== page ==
The federal government has done nothing to find a reasonable solution to the number of immigrants without documentation living in the United States. While many factors have prevented progress, the state of immigration enforcement has helped sew distrust and stall compromise.
Although over the past few years U.S. citizens have considered immigration to be an important issue, the topic of immigration enforcement has not received as much attention as it should. Pundits have spent more time focused on the idea of “illegal” immigration, instead of the realities for so-called illegal immigrants. The federal Immigrations and Customs Enforcement agency attempts to detain and deport undocumented residents practically every day.
During the 2017 fiscal year, an ICE report boasts of more than 225,000 total “removals” of undocumented residents, with around 80,000 resulting from ICE arrests.
The Supreme Court Feb. 27 ruling has highlighted the broken enforcement system. This decision prohibits detainees in immigration detention centers from receiving bail hearings, even after years of being held without due process, according to The New York Times. Supreme Court Justice Stephen Breyer wrote a dissent to the decision, arguing that the ruling was highly unconstitutional.
“No one can claim, nor since the time of slavery has anyone to my knowledge successfully claimed, that persons held within the United States are totally without constitutional protection,” Breyer said in his dissent. “Would the Constitution leave the Government free to starve, beat, or lash those held within our boundaries? If not, then, whatever the fiction, how can the Constitution authorize the Government to imprison arbitrarily those who … are in reality right here in the United States?”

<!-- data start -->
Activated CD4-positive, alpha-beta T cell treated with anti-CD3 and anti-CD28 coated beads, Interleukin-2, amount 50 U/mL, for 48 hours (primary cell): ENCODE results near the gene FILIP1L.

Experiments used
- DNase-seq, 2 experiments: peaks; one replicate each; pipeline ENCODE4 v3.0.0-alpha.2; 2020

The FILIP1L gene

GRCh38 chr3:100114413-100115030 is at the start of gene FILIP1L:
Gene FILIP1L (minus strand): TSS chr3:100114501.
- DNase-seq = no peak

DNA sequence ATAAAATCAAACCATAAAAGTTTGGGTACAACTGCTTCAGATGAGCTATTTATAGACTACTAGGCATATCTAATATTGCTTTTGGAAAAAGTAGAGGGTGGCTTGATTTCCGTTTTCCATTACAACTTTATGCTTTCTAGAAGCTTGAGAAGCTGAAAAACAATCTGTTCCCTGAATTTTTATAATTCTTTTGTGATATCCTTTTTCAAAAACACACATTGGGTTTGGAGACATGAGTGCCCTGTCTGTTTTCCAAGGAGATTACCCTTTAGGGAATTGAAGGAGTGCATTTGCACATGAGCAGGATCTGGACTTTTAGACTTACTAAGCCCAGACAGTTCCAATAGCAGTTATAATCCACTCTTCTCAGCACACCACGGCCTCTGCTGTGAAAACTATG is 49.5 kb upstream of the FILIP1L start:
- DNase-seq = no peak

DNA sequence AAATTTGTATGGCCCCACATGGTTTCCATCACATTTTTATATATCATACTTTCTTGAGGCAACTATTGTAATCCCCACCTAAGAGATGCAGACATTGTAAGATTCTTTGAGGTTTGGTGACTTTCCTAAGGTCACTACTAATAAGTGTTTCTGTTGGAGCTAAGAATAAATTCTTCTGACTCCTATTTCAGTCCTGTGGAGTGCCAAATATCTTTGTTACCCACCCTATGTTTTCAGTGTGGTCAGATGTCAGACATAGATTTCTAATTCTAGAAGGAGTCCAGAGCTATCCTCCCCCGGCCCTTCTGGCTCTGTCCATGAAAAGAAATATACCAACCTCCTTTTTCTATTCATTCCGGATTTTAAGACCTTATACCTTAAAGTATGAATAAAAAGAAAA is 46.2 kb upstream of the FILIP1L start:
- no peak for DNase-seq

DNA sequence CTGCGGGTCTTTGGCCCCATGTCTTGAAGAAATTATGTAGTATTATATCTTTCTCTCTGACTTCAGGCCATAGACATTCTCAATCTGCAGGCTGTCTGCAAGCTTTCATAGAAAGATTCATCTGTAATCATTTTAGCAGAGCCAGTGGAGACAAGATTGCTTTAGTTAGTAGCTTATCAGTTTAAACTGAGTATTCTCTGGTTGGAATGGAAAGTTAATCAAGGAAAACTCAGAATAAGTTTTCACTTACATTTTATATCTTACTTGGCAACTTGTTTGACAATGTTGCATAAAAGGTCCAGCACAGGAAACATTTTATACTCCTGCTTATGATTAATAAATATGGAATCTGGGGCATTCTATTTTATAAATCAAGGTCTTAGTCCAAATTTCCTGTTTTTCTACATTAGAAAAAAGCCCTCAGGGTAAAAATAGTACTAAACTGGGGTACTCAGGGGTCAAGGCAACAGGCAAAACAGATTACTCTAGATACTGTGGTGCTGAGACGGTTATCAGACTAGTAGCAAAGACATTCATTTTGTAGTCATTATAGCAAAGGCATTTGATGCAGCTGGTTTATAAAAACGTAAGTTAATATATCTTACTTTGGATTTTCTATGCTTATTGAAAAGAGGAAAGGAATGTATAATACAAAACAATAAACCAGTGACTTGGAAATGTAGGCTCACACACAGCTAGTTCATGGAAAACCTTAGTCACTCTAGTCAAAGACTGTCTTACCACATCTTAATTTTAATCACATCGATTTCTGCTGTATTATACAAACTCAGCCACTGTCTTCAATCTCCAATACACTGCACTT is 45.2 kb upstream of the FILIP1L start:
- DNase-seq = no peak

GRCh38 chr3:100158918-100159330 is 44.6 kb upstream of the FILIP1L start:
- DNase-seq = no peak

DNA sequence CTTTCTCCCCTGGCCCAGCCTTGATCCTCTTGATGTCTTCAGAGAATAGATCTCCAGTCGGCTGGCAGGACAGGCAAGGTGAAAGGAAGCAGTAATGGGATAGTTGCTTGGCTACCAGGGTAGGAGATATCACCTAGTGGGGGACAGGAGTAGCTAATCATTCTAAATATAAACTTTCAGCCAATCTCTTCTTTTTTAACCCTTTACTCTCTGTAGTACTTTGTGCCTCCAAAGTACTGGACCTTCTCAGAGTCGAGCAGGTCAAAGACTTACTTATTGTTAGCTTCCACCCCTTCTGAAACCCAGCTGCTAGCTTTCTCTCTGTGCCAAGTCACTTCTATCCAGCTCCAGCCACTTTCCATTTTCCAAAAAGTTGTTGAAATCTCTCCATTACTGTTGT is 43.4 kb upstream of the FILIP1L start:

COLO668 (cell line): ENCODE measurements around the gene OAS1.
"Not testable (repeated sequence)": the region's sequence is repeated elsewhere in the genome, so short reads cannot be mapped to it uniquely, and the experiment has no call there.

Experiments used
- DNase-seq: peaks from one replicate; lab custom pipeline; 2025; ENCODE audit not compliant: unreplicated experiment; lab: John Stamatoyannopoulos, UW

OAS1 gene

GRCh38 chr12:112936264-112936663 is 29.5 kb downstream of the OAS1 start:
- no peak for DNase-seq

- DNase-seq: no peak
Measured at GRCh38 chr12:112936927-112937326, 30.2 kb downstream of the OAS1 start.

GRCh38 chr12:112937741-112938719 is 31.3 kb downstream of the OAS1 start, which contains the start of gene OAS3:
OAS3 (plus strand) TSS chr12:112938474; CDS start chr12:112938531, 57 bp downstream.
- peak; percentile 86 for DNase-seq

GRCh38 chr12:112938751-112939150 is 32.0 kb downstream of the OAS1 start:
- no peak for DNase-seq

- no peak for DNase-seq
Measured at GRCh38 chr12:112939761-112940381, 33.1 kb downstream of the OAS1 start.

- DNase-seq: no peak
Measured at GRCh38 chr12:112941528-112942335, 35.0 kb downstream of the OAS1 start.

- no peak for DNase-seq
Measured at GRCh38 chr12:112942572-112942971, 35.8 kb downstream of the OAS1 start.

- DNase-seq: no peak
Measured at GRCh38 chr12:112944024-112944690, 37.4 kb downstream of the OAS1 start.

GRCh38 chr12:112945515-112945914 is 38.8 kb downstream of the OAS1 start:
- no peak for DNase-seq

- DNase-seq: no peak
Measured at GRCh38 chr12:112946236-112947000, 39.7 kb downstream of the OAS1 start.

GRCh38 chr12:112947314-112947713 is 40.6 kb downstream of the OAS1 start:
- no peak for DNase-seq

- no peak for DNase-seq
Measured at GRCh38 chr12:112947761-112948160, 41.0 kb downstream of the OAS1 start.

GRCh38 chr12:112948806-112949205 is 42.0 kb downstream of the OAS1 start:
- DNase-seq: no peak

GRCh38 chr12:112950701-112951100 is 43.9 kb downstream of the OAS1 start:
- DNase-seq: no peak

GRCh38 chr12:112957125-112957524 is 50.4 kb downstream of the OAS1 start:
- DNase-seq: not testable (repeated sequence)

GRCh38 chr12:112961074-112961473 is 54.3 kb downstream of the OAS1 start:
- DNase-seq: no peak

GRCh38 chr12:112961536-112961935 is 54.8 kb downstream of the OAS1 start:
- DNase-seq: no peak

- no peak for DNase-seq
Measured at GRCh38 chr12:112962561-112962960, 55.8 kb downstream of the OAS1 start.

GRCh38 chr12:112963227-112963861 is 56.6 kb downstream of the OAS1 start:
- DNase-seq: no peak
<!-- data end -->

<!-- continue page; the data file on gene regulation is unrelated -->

The number of people indefinitely detained in extra-judicial detention centers across the country has escalated to the point where ICE has run out of space. The agency plans to convert spaces in cities across the Midwest in order to accommodate as many as 10,000 new detainees in the next fiscal year, according to NPR. Due to the Supreme Court ruling and the fact that there are more than 650,000 pending immigration cases, thousands of people will be left in limbo for an average of 13 months
The immorality and ineffectiveness of ICE does not end with the unconstitutional detainment of thousands. Since President Donald Trump entered office, the agency has ramped up the process of separating parents from their children for extended periods of time so as to deter further immigration, according to the Los Angeles Times.
ICE has similarly targeted immigration activists and critics with apparent alacrity, arresting activists on the basis of decades-old nonviolent criminal charges, The Washington Post reports.
ICE’s raids and arrests serve to destabilize the lives of people for the crime of living without correct papers. As a source of fear for hundreds of thousands of individuals, the agency actively hurts this country and its people. The activists and farm workers ICE often targets are not threats to national security in the slightest, while the aforementioned practice of separating children from their parents is cruelty for the sake of it.
All of these facts point to one real conclusion: ICE should not exist. Before its creation only 15 years ago, its functions were fulfilled by other agencies. Today, local, state and federal law enforcement agencies could easily take up the necessary immigration enforcement operations, while the Border Patrol or the U.S. Citizenship and Immigration Services could assume ICE’s other roles.
Given its mandate, ICE can be expected to do little more than repeatedly rip apart people’s lives in the name of safety. To constructively address issues of immigration and security, the government should stop using ICE to peddle fear and distrust within immigrant communities. The best way to proceed is to dissolve or thoroughly reform ICE and immigration enforcement.